Incidental, peripheral information is often more honest than what is contrived and constructed to send a certain message. If somebody's sending you a message, you can expect that they've constructed the message to say just what they'd like you to receive, that it is somehow twisted to their advantage, and that they've left out lots of things that aren't what they wanted to say. There doesn't have to be any sinister motives for that, almost everybody's doing it to one degree or another. It is hard to know who people really are, if you only listen to their carefully crafted press releases, or tweets, or lectures, or comments. It is hard to know what really happened, if you get it from somebody with an economic interest in presenting it a certain way.
Incidental, unguarded, raw information feeds might be much better in conveying the complexity of the world, and might thus be much better material for assembling an image fo what is there.
If you're watching somebody give a presentation, a video feed would allow you to pick up much more information than the words he's saying, in the form of body language, the setting he's in, who else is there, etc.
Whereas you only get to know certain choice aspects of a certain person's personality from reading their tweets, an open video channel would tell you a lot more. Imagine just opening up a video conference connection with a friend for an hour, while each of you went about your normal business. If you simply ignored each other, you might well learn more about each other than if you had had an intense conversation during that time. Because you would convey information that isn't prepared and prepackaged to look a certain way. The complexity of the truth would be more available. Who you're receiving phone calls from, how you talk to your kids, what you actually spend your time on, how you look when you're not trying to look good, etc.
There are other ways it could happen than live video of course, but that is one good example. You'll notice that we have several kinds of Internet tools. Most of them are meant for conveying stuff that's constructed. Others are meant for conveying something more raw. There are location services that transmit your location, no matter where you are. There are others than let you check in when you're in an interesting place. Notice the difference. If I'd want to form a more true picture of you, I'd find more use in the continuous raw feeds, which also tells me that you go to the supermarket and the bank, not just when you travel to exotic places.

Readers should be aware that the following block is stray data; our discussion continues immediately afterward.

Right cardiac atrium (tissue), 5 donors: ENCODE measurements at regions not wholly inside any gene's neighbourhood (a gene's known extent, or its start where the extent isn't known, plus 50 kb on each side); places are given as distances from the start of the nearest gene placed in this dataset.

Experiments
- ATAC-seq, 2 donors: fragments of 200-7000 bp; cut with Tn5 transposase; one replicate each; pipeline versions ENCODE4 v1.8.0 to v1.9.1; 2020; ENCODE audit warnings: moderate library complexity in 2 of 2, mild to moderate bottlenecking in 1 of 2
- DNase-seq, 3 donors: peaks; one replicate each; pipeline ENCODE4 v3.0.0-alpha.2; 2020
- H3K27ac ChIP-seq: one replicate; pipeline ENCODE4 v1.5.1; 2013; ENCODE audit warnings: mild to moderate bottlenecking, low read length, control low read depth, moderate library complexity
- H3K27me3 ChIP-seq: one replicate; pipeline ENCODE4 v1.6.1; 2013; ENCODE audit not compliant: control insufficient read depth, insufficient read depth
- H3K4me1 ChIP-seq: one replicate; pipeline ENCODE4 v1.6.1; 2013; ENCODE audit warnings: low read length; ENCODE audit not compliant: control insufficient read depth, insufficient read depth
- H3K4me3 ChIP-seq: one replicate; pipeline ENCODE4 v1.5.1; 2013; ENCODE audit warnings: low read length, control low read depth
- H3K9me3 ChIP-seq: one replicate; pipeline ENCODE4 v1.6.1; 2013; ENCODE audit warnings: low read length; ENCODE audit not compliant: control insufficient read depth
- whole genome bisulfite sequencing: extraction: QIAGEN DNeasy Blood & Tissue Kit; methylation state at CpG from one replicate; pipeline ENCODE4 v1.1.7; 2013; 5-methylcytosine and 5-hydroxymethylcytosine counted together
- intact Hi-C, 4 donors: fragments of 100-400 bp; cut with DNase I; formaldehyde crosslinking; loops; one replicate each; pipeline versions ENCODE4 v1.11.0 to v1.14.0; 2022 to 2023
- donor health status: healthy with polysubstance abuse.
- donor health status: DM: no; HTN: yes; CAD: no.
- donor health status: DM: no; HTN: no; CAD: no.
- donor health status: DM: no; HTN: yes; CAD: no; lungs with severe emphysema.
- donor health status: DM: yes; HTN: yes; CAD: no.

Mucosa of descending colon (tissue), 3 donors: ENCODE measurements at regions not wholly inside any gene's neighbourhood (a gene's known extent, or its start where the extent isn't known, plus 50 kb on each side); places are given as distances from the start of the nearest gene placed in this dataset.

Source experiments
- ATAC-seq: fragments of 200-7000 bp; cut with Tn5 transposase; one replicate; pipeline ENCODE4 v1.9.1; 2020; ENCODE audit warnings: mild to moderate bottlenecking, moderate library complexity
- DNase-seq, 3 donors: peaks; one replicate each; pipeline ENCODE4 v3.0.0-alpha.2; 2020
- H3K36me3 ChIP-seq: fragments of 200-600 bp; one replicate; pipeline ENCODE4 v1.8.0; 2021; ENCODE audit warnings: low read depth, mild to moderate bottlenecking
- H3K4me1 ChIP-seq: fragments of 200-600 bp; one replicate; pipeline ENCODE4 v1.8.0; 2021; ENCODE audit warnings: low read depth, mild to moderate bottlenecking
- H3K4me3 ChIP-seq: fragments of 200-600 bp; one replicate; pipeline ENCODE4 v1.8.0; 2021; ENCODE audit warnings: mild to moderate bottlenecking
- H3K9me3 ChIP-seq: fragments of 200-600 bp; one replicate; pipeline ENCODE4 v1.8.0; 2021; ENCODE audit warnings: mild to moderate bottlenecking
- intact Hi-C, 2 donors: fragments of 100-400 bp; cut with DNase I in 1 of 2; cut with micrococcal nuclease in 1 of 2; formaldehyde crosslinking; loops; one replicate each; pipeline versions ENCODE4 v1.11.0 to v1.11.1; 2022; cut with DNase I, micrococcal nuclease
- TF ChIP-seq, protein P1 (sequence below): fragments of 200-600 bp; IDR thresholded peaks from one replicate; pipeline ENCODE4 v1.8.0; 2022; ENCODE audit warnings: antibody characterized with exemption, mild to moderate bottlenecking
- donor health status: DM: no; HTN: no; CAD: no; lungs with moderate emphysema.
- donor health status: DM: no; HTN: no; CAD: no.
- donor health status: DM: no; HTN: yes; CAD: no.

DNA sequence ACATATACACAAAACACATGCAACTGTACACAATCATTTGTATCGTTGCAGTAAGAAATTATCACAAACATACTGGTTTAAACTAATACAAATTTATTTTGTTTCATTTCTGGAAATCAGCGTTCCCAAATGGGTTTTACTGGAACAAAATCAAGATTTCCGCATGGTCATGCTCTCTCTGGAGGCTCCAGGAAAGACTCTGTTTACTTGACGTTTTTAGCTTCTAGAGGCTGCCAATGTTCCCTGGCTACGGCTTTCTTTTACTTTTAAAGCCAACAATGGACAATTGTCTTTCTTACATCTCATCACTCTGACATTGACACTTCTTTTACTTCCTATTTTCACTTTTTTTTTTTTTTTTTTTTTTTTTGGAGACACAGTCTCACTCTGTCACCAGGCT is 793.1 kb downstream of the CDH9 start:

So, please, give me more raw un-edited feeds of everything. Also and particularly for big corporations and governments. I don't just want to see ads and speeches. I want to see raw complex feeds that I can piece together into what they actually are doing, not what they say they're doing.
Also, think about the raw material available for our collective intelligence to emerge. Imagine that a global brain is beginning to wake up, and that its raw material is the information we share electronically. If all we feed it is press releases, news articles, Facebook walls, tweets, and reruns of "I love Lucy", how is it going to turn out?
As the world is speeding up, becoming more complex and more inter-connected, it is becoming increasingly more important to be able to see what is going on in a wider sphere. There are a lot of forces at work that sabotage this. Information silos that keep things to themselves, inside their own sites, to hold on to customers and be more valuable. A culture where few people report on things, and most others just re-transmit the reports, without taking time to verify anything for themselves. Protocols that encourage information to be disconnected from their sources. For better or for worse, the Internet was constructed that way. You don't know if the e-mail you just got really was from the person it says it is from. You don't know where most of the information on web pages comes from. Better, more trustworthy, less fragmented technologies can be developed.
In the meantime, your best bet for seeing the world more as it is, is to seek out unfiltered, unguarded communication channels. Seek out or create feeds of stuff that it would be impractical for anybody to doctor or police. Poke holes through the armor of large organizations, force them to open up unfiltered streams of any kind.